Writers’ friend Rebecca Swift supported voices of the marginalised
Founder of literary consultancy was ‘always on the author’s side but tough as hell about bad writing’
19 May, 2017 — By Emily Finch
Rebecca Swift at TLC’s anniversary symposium. PICTURE: ELIXABETE LÓPEZ
REBECCA Swift, a Highbury-born literary force who championed the works of marginalised writers, has died aged 53.
With just £600 and an idea conceived while working at Virago Press, Ms Swift set up The Literary Consultancy (TLC), the world’s first fee-paying editing company open to submissions from writers of all abilities, in 1996.
TLC started in her Crouch End flat, but eventually moved to its current Clerkenwell base, at the charity Free Word Centre, in 2009.
Her company bridged the gap between authors and the cut-throat publishing industry, where manuscripts are often rejected with scant explanation, by offering professional, detailed feedback to aspiring writers.
As its director, she would not only be on the lookout for talented new writers but took great care in responding to those who may never quite make it via traditional publishing routes.
At TLC’s 20th anniversary conference in November last year, she responded to a quote by the late Christopher Hitchens, who said some books should remain “inside”, meaning they should never be written. “We at TLC are open-minded about where good, moving or otherwise powerful literature in any genre might spring from, and not frightened by the idea of not very good literature being made available,” she said.
Although she recognised that some works were objectively better than others in terms of their literary reckoning, she did not wish to censor or shame writers for producing works not conventionally brilliant. She believed in the value of sensitive engagement to help them better understand where they stood.
A young Rebecca at her flat where TLC started
Ms Swift recognised that talented authors from disadvantaged backgrounds or repressive countries often could not get their voices heard, no matter their ability. A bursary scheme she set up in 2001 with funding from Arts Council England sees 80 to 100 low-income authors have their manuscripts assessed for free each year.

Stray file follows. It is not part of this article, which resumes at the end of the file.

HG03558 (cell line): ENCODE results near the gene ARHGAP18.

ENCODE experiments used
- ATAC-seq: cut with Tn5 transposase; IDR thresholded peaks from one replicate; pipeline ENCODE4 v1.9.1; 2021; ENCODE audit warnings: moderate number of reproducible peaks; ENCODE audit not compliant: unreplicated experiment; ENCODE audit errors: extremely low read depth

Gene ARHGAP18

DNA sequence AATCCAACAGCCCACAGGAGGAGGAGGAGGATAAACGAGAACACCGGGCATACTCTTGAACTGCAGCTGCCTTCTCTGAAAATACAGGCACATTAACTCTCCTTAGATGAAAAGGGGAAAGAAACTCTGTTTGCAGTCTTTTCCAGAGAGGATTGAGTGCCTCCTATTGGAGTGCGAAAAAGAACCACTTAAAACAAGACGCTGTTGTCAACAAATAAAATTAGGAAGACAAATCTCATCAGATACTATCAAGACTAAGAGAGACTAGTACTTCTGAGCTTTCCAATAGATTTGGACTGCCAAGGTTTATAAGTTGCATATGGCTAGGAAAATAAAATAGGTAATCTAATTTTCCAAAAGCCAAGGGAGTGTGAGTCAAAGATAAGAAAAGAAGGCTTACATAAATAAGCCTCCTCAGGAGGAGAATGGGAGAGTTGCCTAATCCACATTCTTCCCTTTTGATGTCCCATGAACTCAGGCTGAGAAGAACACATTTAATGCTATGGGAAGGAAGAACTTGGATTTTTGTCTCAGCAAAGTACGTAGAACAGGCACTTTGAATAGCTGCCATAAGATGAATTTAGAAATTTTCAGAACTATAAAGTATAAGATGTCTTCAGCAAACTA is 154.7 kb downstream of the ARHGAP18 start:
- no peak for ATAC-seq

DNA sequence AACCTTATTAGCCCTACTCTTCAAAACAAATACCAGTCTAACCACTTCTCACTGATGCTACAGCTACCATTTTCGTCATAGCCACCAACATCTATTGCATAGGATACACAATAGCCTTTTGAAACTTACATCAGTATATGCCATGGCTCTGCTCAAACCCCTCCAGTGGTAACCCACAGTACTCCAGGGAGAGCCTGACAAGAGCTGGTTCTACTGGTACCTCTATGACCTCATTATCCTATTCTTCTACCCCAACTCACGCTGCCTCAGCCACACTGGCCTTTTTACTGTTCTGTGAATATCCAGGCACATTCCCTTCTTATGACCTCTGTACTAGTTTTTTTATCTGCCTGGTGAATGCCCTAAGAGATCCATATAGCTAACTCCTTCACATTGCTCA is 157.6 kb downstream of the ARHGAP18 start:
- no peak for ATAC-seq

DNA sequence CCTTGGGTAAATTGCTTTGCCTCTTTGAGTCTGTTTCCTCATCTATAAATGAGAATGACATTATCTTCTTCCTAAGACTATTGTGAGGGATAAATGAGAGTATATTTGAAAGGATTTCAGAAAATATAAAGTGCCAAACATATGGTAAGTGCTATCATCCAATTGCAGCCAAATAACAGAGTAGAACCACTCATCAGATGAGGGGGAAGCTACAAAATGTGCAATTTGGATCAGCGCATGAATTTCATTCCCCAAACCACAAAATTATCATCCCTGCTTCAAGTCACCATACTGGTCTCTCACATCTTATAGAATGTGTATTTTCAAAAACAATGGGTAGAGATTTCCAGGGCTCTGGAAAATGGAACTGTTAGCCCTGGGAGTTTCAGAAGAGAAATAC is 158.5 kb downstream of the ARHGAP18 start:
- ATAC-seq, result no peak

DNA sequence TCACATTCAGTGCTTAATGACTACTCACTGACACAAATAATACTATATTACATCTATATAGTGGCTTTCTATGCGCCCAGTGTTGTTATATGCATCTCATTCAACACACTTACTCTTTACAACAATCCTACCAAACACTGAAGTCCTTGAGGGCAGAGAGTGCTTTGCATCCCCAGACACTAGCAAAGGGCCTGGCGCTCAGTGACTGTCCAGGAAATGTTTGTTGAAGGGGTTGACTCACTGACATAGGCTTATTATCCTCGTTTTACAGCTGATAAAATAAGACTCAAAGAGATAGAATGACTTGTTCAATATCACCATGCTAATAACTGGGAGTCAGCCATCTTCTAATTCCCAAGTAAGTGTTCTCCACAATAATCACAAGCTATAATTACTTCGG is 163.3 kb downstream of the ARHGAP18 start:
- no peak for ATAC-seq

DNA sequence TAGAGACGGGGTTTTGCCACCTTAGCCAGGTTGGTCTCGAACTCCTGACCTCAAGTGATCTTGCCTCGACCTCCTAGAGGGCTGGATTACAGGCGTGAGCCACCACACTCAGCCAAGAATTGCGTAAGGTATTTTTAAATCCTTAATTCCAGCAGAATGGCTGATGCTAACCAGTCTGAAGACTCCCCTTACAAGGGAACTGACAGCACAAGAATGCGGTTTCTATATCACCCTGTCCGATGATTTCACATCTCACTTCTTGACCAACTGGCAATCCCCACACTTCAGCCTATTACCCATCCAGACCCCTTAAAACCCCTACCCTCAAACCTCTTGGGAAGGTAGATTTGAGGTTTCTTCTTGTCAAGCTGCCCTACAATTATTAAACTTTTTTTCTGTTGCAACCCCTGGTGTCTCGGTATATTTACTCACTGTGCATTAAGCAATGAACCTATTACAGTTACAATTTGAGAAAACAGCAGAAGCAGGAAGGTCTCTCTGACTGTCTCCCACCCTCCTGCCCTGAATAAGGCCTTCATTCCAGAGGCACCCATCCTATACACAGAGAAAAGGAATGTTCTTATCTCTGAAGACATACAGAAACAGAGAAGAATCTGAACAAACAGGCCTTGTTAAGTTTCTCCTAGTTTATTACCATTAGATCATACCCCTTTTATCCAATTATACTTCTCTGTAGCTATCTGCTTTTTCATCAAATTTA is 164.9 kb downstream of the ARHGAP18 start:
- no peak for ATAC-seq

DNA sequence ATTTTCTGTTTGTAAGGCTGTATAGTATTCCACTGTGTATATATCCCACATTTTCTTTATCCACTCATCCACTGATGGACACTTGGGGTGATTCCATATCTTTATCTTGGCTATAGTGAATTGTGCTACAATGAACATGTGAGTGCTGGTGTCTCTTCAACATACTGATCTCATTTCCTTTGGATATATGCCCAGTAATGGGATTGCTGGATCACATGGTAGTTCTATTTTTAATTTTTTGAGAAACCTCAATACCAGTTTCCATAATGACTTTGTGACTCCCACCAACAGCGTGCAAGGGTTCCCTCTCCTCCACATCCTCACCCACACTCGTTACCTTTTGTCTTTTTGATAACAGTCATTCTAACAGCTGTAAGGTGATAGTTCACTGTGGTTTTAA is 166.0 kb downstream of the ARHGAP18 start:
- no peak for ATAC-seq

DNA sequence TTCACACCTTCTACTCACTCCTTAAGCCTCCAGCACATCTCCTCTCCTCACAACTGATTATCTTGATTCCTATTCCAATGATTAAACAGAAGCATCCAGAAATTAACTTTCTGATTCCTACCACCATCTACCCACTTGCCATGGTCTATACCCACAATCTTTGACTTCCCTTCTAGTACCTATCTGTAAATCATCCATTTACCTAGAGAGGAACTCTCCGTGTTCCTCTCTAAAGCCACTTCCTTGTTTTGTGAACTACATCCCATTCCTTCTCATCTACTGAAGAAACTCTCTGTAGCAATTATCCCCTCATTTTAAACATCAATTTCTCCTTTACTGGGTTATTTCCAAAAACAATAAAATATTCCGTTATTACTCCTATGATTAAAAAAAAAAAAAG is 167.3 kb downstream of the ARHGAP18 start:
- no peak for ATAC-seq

One published writer, Jenny Downham, whose work was edited by TLC through the bursary scheme called Free Reads, said: “I had very little faith in myself. Not only did Becky and her team at TLC nurture some, but they vigorously supported me in trying to find an agent and get published.
“It was because of their encouragement that I went on to write a second novel published in 2007 and sold in 32 languages across the world.”
The consultancy contributed to the discovery of writers such as Prue Leith – the new judge replacing Mary Berry on the Great British Bake Off – Neamat Imam and Jennifer Makumbi, whose works adorn bookshelves around the world. “I don’t think I would have got my first book published without TLC. Becky was brilliant at her job, always on the author’s side but tough as hell about bad writing,” Ms Leith said.
TLC will continue under new director Aki Schilz, a respected poet and editor.
Ms Swift, who studied at Camden School for Girls and then Oxford University, was from an artistic family. Her father, the actor Clive Swift, played Hyacinth Bucket’s long-suffering husband Richard in Keeping Up Appearances. Her mother, Margaret Drabble, is an award-winning novelist best known for The Millstone and Jerusalem the Golden.
Ms Swift herself was an essayist and poet. Her biography of the American poet Emily Dickinson was published in 2011. She championed the idea of writing as a therapeutic device and was a prolific diarist.
In 2005, she became a trustee of the Maya Centre, a free counselling service for vulnerable women in Archway, following her own struggles with clinical depression.
She died on April 18 after a battle with cancer. She leaves a long-term partner, Helen Cosis Brown.